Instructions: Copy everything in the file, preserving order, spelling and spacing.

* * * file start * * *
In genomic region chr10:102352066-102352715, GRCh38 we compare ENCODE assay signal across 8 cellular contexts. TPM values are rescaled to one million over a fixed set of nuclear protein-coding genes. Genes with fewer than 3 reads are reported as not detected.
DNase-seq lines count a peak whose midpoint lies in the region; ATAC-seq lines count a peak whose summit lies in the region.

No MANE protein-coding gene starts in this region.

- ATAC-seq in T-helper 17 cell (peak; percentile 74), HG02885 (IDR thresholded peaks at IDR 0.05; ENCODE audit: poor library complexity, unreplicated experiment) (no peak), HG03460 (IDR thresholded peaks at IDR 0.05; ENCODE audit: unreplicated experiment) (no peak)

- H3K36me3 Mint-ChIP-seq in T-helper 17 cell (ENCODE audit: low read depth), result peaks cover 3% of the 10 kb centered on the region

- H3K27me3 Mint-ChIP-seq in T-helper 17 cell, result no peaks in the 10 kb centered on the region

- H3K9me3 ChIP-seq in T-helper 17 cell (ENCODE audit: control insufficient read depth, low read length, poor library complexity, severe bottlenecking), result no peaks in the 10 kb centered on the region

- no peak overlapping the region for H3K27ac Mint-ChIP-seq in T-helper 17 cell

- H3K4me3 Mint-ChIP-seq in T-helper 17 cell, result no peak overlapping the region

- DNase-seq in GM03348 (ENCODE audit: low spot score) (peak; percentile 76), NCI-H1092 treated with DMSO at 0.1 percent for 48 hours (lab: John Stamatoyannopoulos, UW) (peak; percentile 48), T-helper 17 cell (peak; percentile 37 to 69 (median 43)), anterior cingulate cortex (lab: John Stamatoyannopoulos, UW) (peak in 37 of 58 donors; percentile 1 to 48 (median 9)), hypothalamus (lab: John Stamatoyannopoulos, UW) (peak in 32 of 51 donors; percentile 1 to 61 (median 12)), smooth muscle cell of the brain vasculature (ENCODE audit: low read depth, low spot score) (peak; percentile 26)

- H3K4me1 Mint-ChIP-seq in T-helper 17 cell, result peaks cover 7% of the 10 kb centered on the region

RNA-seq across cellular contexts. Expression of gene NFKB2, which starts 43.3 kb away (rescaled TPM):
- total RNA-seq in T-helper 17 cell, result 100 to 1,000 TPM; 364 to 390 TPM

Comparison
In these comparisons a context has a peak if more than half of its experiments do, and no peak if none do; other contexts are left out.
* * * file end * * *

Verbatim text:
In genomic region chr10:102352066-102352715, GRCh38 we compare ENCODE assay signal across 8 cellular contexts. TPM values are rescaled to one million over a fixed set of nuclear protein-coding genes. Genes with fewer than 3 reads are reported as not detected.
DNase-seq lines count a peak whose midpoint lies in the region; ATAC-seq lines count a peak whose summit lies in the region.

No MANE protein-coding gene starts in this region.

- ATAC-seq in T-helper 17 cell (peak; percentile 74), HG02885 (IDR thresholded peaks at IDR 0.05; ENCODE audit: poor library complexity, unreplicated experiment) (no peak), HG03460 (IDR thresholded peaks at IDR 0.05; ENCODE audit: unreplicated experiment) (no peak)

- H3K36me3 Mint-ChIP-seq in T-helper 17 cell (ENCODE audit: low read depth), result peaks cover 3% of the 10 kb centered on the region

- H3K27me3 Mint-ChIP-seq in T-helper 17 cell, result no peaks in the 10 kb centered on the region

- H3K9me3 ChIP-seq in T-helper 17 cell (ENCODE audit: control insufficient read depth, low read length, poor library complexity, severe bottlenecking), result no peaks in the 10 kb centered on the region

- no peak overlapping the region for H3K27ac Mint-ChIP-seq in T-helper 17 cell

- H3K4me3 Mint-ChIP-seq in T-helper 17 cell, result no peak overlapping the region

- DNase-seq in GM03348 (ENCODE audit: low spot score) (peak; percentile 76), NCI-H1092 treated with DMSO at 0.1 percent for 48 hours (lab: John Stamatoyannopoulos, UW) (peak; percentile 48), T-helper 17 cell (peak; percentile 37 to 69 (median 43)), anterior cingulate cortex (lab: John Stamatoyannopoulos, UW) (peak in 37 of 58 donors; percentile 1 to 48 (median 9)), hypothalamus (lab: John Stamatoyannopoulos, UW) (peak in 32 of 51 donors; percentile 1 to 61 (median 12)), smooth muscle cell of the brain vasculature (ENCODE audit: low read depth, low spot score) (peak; percentile 26)

- H3K4me1 Mint-ChIP-seq in T-helper 17 cell, result peaks cover 7% of the 10 kb centered on the region

RNA-seq across cellular contexts. Expression of gene NFKB2, which starts 43.3 kb away (rescaled TPM):
- total RNA-seq in T-helper 17 cell, result 100 to 1,000 TPM; 364 to 390 TPM

Comparison
In these comparisons a context has a peak if more than half of its experiments do, and no peak if none do; other contexts are left out.